In May 2013, the American Heart Association announced that owning a dog may protect you from heart disease. To be truthful, what the AHA actually said was owning a dog was “probably associated” with a reduced risk of heart disease. The reason for the slight hesitation is that the evidence is observational. How does one decide if healthy active people are more likely to own a dog or a cat?
The AHA reviewed dozens of studies prior to making their announcement. The majority of the studies were observational. Only one small study was a randomized control study involving 48 hypertensive stockbrokers. All the stockbrokers were placed on anti hypertensive medications. The group was then subdivided with half being told to adopt a dog. At the end of six months, the dog owning stockbrokers were less stressed, calmer, and less hypertensive than the non dog owning group.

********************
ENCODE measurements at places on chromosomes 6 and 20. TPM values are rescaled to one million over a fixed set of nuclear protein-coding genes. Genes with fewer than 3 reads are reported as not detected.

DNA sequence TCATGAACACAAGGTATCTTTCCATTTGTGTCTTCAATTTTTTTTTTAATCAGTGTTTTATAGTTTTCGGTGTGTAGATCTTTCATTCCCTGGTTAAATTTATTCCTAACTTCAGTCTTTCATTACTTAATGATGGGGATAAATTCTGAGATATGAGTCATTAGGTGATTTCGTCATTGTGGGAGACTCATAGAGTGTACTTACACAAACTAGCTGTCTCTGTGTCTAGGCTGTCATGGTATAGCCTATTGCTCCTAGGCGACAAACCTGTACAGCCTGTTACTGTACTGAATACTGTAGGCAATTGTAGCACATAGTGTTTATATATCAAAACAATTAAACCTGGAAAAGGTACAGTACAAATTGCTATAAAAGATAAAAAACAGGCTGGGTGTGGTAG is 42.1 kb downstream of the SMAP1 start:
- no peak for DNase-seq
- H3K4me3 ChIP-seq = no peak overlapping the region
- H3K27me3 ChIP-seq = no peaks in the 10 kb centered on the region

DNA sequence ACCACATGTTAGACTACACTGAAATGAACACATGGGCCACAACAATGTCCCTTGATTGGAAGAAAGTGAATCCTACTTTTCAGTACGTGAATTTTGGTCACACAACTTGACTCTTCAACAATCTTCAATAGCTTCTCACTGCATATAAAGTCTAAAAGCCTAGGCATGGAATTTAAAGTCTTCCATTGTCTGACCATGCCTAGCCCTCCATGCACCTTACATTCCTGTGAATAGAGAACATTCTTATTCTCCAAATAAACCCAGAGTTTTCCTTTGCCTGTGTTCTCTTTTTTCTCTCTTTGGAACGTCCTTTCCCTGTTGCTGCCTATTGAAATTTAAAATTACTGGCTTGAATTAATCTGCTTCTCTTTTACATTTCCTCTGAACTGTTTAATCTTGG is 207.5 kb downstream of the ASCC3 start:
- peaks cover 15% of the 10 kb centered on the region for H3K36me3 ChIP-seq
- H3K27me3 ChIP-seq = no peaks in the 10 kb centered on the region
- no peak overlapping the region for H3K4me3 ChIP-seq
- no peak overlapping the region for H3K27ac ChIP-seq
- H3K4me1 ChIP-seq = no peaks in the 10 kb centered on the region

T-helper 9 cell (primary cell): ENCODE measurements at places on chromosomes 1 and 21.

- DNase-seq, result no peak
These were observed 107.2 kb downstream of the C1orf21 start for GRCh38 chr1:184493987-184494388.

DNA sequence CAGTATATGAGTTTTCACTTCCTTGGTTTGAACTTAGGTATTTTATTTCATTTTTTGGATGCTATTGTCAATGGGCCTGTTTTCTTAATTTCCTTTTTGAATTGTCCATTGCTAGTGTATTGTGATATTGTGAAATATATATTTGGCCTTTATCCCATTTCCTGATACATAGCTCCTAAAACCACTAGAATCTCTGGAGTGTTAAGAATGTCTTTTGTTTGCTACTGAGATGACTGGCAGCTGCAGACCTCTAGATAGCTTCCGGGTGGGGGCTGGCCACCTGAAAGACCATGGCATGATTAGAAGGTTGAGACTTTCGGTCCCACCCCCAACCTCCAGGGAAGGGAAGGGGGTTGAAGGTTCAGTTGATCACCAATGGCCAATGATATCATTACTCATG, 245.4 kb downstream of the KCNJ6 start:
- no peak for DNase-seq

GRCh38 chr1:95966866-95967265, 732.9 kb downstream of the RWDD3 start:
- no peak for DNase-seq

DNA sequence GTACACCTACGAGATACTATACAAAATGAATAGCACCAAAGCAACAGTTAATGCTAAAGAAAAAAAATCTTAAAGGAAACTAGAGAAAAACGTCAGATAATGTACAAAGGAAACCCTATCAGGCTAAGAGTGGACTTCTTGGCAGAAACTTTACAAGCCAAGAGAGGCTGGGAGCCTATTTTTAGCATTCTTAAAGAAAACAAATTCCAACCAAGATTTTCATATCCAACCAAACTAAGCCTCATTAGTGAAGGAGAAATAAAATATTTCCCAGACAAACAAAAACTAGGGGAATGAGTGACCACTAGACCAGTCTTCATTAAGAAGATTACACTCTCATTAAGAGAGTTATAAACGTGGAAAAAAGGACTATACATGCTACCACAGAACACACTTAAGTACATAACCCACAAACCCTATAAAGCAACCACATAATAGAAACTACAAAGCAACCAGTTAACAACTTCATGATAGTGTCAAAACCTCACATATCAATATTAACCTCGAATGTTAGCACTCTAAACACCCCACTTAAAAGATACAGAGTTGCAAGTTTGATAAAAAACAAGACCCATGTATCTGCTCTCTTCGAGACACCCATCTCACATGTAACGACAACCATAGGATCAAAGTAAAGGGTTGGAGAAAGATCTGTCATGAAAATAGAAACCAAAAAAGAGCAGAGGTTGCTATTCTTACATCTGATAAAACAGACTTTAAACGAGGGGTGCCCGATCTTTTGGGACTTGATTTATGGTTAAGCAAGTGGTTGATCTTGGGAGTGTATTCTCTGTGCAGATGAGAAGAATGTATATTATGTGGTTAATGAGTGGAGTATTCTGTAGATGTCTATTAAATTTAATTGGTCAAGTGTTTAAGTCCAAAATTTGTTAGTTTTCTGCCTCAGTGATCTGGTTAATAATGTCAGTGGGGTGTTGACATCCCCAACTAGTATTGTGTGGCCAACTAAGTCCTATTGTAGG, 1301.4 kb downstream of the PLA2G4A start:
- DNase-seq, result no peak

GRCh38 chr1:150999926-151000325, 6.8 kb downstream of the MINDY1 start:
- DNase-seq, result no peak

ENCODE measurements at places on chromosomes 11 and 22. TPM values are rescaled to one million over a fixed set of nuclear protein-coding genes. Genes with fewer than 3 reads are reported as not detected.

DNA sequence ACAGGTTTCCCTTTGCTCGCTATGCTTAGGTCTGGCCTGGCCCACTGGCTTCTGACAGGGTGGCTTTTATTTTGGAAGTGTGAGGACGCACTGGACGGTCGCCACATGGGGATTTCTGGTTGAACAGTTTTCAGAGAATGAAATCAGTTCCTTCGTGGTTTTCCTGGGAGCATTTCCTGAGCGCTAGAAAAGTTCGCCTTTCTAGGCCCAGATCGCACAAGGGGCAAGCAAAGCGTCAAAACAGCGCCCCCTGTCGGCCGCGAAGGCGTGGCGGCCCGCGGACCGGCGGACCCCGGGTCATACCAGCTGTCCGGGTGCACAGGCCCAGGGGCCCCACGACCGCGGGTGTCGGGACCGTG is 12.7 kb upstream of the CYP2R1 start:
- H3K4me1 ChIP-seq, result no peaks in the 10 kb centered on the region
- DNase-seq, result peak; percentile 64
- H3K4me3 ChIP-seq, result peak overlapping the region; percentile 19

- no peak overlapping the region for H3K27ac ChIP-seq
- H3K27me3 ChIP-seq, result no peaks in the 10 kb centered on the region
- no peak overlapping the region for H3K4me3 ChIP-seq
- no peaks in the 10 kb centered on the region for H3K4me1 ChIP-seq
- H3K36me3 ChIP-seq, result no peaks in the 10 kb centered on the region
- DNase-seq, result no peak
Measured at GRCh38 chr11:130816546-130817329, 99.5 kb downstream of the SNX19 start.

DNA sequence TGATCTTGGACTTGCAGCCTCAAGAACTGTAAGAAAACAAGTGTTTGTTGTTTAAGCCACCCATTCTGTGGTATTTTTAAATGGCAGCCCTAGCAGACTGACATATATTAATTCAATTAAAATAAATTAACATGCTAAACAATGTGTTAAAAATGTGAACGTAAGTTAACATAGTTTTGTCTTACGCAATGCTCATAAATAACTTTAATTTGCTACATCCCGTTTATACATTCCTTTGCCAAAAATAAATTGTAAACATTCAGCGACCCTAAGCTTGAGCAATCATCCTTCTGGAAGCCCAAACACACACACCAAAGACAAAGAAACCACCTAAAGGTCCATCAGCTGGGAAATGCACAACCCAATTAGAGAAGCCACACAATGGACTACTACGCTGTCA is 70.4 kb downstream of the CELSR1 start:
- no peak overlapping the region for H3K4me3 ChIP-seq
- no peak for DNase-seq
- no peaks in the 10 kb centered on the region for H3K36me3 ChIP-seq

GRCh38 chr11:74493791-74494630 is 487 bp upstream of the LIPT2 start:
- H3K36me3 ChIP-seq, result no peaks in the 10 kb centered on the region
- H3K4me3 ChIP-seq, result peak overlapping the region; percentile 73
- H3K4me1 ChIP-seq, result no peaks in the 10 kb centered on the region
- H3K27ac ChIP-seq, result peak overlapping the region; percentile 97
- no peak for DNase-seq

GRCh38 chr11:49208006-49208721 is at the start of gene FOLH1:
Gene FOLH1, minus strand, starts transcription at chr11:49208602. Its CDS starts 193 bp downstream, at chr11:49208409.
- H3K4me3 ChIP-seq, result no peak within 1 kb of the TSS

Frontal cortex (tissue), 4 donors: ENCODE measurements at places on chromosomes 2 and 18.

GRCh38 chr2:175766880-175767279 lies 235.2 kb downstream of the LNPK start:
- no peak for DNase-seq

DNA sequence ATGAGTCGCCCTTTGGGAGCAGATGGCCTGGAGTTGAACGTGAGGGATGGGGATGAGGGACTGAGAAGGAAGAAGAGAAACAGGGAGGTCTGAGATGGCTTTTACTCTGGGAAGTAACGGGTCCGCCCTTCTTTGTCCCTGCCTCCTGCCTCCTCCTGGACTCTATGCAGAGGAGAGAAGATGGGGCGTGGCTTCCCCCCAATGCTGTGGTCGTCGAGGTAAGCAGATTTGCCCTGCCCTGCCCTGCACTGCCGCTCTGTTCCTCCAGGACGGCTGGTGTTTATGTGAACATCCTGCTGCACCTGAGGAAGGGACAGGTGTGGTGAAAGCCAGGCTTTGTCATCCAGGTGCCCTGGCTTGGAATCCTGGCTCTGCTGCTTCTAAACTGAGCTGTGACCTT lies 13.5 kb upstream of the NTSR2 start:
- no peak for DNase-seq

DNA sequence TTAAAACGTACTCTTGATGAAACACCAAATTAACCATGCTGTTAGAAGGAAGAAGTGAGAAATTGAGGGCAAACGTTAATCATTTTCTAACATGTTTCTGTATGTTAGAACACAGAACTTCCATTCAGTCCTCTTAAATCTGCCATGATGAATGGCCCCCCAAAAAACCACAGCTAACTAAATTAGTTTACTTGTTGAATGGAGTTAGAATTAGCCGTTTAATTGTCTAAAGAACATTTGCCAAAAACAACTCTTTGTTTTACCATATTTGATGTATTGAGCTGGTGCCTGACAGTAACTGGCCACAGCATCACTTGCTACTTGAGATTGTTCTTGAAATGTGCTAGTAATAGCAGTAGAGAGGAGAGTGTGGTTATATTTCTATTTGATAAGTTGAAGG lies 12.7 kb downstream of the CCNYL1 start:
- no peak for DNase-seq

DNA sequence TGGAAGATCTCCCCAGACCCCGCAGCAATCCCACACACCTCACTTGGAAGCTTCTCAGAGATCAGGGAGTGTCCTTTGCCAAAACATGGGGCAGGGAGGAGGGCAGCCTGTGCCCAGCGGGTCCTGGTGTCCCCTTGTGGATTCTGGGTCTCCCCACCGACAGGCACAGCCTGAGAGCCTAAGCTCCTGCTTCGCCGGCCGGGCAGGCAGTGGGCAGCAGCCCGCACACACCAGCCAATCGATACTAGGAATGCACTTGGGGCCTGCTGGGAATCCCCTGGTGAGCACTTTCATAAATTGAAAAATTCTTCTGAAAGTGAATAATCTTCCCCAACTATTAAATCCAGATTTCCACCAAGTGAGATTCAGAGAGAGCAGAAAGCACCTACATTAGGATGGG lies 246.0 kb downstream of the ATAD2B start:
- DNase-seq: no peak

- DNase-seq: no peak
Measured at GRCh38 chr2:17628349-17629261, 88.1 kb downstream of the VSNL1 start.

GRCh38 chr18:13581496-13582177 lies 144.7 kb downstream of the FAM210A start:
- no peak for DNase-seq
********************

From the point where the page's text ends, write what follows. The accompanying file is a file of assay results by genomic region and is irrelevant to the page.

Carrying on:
What has been observed is that people who walk their dogs regularly are less likely to be obese. Data from the Centre for Disease and Prevention in the USA found that 17% of dog owners who walked their dogs were obese, compared to 28% of dog owners who did not walk their dogs and 22% of those without pets. Furthermore, several studies have shown that pets reduce the body’s reaction to stress. Heart rate, blood pressure, and cortisol release are lower when the pet is present.
The most important thing to remember is to adopt a dog or cat for no other reason than to give the animal a good home. And don’t forget the other things which lower the risk of heart disease–avoiding smoking, eating a Mediterranean type diet, exercising regularly and controlling your blood pressure.